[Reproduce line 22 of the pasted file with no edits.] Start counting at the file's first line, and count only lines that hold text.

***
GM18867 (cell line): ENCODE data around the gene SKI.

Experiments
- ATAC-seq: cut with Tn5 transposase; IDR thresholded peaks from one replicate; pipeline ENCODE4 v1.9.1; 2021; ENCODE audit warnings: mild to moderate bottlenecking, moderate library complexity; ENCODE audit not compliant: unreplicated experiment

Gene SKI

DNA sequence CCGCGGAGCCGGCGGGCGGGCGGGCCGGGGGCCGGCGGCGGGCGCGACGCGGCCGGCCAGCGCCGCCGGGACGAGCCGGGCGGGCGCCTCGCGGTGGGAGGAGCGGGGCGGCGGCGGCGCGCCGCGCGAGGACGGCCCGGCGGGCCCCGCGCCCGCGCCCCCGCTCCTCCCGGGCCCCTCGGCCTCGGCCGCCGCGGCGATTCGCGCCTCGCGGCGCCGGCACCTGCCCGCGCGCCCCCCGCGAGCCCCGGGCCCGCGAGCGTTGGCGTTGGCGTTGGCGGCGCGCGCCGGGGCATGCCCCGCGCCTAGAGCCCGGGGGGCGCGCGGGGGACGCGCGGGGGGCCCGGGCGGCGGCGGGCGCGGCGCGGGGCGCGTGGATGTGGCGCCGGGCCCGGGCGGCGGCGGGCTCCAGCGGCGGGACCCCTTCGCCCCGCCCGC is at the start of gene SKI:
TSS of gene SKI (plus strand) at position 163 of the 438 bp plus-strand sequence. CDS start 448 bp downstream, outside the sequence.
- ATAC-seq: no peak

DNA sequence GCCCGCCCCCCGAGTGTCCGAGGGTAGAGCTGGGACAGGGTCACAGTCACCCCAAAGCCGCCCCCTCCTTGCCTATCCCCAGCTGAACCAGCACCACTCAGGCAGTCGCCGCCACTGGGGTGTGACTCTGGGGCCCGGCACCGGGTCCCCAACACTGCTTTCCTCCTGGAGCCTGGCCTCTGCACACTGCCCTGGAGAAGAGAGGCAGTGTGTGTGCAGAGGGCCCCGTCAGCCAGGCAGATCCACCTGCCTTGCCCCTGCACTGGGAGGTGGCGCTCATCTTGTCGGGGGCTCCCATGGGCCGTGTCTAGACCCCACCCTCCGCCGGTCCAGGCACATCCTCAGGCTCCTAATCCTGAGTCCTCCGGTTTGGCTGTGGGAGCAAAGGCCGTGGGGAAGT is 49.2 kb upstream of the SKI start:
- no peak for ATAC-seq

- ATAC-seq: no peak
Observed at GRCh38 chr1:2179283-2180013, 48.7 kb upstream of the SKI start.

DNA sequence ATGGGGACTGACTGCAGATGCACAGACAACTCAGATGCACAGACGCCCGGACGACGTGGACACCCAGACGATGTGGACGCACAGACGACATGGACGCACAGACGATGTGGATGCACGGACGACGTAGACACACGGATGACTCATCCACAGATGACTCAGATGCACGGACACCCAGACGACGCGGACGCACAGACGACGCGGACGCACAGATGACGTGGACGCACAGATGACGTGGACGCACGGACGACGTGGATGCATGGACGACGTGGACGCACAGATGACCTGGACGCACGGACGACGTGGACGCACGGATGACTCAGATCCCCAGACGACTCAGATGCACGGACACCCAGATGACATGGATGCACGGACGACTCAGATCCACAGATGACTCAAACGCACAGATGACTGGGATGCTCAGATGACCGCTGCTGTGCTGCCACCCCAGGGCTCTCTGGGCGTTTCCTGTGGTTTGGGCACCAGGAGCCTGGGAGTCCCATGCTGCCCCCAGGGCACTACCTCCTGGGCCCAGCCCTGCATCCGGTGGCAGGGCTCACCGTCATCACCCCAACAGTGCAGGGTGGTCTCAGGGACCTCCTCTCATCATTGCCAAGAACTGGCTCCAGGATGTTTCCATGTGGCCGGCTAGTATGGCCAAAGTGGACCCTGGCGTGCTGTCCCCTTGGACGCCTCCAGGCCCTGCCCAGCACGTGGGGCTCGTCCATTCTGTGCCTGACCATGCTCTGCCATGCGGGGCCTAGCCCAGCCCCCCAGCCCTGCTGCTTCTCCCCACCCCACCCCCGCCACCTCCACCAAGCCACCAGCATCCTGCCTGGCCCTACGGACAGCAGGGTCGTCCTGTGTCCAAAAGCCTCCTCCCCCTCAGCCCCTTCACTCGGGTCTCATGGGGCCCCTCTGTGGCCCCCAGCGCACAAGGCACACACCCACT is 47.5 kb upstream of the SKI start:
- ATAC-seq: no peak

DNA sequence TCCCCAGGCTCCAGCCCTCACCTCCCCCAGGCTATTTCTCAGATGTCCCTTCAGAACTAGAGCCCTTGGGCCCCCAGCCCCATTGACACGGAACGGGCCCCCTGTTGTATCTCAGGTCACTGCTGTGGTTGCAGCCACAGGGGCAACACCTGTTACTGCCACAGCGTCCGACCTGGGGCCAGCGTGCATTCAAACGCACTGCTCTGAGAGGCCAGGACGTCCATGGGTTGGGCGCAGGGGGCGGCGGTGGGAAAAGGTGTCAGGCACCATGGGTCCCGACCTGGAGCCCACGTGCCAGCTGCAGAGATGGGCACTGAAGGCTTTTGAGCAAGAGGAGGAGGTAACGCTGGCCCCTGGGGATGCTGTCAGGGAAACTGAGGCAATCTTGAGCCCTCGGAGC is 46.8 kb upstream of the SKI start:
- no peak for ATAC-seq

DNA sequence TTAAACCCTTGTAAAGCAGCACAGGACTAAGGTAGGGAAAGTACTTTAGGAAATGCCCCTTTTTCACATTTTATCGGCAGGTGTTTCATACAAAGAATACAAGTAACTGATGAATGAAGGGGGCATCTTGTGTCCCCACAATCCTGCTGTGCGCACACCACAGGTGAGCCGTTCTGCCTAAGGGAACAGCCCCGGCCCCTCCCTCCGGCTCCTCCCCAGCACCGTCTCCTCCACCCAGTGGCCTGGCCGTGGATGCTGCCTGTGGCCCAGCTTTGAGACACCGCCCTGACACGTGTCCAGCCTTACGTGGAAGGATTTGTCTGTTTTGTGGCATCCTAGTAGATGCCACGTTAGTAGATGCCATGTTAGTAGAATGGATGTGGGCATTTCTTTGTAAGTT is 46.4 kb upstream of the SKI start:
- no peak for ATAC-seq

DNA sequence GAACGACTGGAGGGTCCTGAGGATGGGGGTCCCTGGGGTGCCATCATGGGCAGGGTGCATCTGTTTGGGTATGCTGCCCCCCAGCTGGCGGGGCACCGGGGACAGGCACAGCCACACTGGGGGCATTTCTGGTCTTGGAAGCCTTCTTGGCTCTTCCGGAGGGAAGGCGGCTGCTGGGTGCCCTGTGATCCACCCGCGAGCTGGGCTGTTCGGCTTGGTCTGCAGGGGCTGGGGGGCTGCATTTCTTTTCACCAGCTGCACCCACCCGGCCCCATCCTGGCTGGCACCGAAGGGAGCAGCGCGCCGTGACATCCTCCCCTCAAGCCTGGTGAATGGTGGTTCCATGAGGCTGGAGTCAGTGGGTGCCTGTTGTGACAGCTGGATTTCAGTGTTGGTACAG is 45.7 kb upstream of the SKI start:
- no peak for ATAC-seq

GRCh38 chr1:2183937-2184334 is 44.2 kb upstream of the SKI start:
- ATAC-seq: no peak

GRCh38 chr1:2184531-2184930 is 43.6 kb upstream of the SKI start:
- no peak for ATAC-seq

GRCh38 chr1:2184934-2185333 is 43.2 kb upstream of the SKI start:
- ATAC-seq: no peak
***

GRCh38 chr1:2184531-2184930 is 43.6 kb upstream of the SKI start: